I just read the Teaching and Learning update from the Friday Memo for June 24, 2016 and it makes the District's problem with accountability perfectly clear.
While these problems are examined in Advanced Learning, the truth is that these failures are repeated all across the district in every school, program, and classroom. The problem is that no one checks to confirm that the work is getting done.
The Board asked: "Is there consistency as a district regarding what we offer students identified as Highly
Capable or as Advanced Learners?"
The Advanced Learning Department answered: "delivery mechanisms are to be consistent not
in their structure, but in their ability to meet the learning needs of students. Consistency
in AL programs does not refer to a scripted curriculum across programs and services, but
an expectation of learning achievement and instructional quality appropriate to the needs
of the learners." which is a really long way of saying "no".
The central staff answer that they have vaguely defined an expectation of learning achievement and instructional quality, but that doesn't address the question, which is not about what the schools are told to give the students but about what are the students getting. The answer from the Advanced Learning Department is, in fact, non-responsive because it carefully avoids discussing the core of the question: what do the students get? Instead, it only discusses the terms of the superintendent's procedure in meaningless jargon. The Board wasn't asking what the staff suggests that the schools should do, the Board is asking what the schools actually do. This inability to distinguish between the theoretical world and the real world is deeply troubling.
Ask yourself if this answer would be appropriate for general education. If the Board asked if there was consistency in the academic offering to students across the district and the superintendent answered "Well, we don't have a prescribed curriculum, but we expect teachers to do good work."
Ask yourself what is the value of a scripted curriculum - the District is deeply invested in curricula and has, at times, brought pressure to bear to assure fidelity of implementation. If it has such a high value for some students, why does it have no value for other students?
And here is where we get the truth, in the very last sentence of a four paragraph response: "The team, however, does not provide scripted
curriculum nor is it able to require compliance"
Not only is the team unable to require compliance, the team doesn't even check for it. The team simply isn't interested in it.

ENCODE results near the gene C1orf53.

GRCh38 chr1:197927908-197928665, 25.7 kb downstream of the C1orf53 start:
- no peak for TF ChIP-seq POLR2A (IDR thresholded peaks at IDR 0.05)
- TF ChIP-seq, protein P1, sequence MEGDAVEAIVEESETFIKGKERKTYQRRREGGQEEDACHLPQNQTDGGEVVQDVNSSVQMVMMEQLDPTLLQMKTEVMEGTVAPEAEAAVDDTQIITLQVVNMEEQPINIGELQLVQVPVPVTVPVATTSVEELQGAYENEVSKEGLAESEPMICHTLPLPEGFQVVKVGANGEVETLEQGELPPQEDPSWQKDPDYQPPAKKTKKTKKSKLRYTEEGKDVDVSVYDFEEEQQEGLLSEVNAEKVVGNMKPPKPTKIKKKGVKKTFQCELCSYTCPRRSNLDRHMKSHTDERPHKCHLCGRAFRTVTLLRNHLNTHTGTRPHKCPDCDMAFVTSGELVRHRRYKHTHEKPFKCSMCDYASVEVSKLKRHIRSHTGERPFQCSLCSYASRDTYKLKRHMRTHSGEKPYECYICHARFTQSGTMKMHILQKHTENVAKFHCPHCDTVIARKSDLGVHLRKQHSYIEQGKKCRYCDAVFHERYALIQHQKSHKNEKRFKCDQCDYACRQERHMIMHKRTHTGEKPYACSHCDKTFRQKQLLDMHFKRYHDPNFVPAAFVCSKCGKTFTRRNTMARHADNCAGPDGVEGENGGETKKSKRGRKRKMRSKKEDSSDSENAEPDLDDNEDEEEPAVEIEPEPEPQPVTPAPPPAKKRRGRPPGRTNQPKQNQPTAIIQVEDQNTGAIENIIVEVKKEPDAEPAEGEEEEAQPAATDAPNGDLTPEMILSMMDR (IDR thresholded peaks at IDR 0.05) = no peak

Imagine a skydiving school with a written policy that says that all of the instructors should pack the parachutes properly. Skydiving students are falling out of airplanes all over the place and all the school owner says in defense is: "I ask the instructors to pack the chutes correctly, but I don't tell them how to do it, I don't check that they have done it right, and I don't count how many students jump without a properly packed parachute. Everything to do with packing the parachutes is the instructor's job, not mine." Would this be an acceptable response?
This is a consistent theme in the responses.
"In compliance with the 2011 MTSS
implementation, appropriate services for Advanced Learners are to be provided at every
school as a part of Tier II Strategic Interventions"
Yeah, they are supposed to do this, but do they? No one knows because no one is checking.
The Board asks: "What proportion of our teachers has taken Professional Development in differentiation?"
The staff answers: dunno. Because no one is checking.
"Advanced Learning has offered 14 sessions of Professional Development (PD) in
differentiated instruction at the John Stanford Center over the past two years. In addition,
AL staff has facilitated full-staff workshops at over a dozen schools that have requested that support on differentiation."
That's twelve schools out of a hundred. As the staff says: "Attendance is not mandatory"
So here's the central problem: the central staff doesn't do the two things we really need it to do for academics, which is to check compliance and perform quality assurance. This is why there's a Board policy that requires an annual report on the quality and efficacy of the district's academic programs. Because those are the basic functions of management - check to see if people are doing what they are supposed to be doing and whether or not it is working - but Seattle Public Schools doesn't do it.
I use Advanced Learning to illustrate the problem, but it exists across all schools and programs. This is, essentially, the same story we saw in Special Education until it finally led to the need for state intervention and a corrective plan.